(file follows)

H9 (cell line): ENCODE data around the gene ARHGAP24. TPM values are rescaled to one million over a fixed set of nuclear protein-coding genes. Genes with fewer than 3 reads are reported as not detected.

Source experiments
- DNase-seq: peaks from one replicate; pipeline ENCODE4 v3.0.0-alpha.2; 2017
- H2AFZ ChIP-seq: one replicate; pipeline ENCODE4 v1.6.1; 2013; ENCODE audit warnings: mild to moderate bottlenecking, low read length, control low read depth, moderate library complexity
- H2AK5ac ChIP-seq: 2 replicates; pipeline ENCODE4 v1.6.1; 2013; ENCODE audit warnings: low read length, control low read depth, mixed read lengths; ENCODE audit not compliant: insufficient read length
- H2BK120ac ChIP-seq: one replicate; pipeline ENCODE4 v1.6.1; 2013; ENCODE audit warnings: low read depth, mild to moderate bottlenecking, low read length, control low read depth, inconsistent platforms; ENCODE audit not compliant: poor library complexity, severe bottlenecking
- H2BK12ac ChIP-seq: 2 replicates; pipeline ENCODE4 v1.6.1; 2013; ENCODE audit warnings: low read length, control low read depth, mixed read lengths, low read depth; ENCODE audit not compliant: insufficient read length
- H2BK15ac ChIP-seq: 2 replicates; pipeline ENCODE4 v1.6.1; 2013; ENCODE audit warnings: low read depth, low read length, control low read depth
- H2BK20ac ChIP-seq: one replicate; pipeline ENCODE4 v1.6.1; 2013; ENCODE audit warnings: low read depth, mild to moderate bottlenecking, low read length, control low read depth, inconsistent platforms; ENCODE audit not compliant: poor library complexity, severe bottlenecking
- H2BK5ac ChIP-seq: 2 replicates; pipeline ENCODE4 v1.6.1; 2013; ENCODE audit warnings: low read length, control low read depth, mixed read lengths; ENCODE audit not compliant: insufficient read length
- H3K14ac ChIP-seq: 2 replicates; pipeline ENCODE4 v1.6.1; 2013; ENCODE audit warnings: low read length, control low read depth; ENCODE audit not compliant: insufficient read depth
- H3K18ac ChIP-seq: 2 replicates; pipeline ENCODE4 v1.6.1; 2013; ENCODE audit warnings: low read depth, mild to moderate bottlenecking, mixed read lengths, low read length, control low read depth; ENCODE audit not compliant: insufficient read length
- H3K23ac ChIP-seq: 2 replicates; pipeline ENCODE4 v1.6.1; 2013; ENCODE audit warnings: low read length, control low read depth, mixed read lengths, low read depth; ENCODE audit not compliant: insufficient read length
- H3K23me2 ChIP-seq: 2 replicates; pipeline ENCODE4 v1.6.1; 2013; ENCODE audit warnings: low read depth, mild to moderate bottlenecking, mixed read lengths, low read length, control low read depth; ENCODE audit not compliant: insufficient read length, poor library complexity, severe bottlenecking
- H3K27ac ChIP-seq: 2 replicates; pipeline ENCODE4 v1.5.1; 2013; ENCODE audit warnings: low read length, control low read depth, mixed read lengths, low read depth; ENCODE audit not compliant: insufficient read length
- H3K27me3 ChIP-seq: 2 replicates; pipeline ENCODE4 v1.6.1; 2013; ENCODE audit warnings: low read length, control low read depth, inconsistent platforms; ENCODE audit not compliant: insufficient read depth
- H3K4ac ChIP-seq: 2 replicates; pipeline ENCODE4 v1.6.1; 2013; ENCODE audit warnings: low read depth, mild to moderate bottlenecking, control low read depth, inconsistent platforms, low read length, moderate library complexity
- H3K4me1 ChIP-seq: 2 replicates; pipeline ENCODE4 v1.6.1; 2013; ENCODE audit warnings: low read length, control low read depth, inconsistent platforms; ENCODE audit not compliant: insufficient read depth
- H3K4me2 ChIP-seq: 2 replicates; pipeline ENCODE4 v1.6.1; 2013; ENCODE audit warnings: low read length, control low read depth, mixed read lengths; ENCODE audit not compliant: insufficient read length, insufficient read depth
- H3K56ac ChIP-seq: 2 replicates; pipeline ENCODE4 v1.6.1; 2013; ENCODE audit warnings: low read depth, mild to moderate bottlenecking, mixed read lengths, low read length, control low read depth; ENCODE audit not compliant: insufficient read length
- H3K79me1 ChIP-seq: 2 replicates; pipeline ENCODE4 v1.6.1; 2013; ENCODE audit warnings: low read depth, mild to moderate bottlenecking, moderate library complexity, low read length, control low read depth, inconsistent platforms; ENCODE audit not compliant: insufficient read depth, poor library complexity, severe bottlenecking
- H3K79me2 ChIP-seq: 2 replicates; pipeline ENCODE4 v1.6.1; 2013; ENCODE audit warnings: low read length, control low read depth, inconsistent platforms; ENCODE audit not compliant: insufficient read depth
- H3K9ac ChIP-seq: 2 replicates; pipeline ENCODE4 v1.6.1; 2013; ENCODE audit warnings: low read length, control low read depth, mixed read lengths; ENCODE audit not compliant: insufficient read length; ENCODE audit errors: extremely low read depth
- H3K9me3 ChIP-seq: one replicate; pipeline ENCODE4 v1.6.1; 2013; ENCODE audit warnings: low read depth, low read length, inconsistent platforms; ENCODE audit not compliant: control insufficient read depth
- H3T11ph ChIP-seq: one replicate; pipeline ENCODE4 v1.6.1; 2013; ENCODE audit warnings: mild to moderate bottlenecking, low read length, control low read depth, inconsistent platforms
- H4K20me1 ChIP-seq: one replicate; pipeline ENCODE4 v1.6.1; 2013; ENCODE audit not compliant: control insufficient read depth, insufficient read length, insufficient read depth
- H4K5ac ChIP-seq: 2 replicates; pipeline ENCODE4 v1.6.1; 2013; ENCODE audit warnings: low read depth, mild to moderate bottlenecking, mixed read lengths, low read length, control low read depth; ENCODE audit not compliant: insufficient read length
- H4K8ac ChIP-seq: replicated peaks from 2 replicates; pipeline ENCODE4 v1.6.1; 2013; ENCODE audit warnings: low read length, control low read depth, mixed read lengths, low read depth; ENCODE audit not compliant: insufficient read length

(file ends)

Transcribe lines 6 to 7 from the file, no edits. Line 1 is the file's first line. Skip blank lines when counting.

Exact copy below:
- H2BK120ac ChIP-seq: one replicate; pipeline ENCODE4 v1.6.1; 2013; ENCODE audit warnings: low read depth, mild to moderate bottlenecking, low read length, control low read depth, inconsistent platforms; ENCODE audit not compliant: poor library complexity, severe bottlenecking
- H2BK12ac ChIP-seq: 2 replicates; pipeline ENCODE4 v1.6.1; 2013; ENCODE audit warnings: low read length, control low read depth, mixed read lengths, low read depth; ENCODE audit not compliant: insufficient read length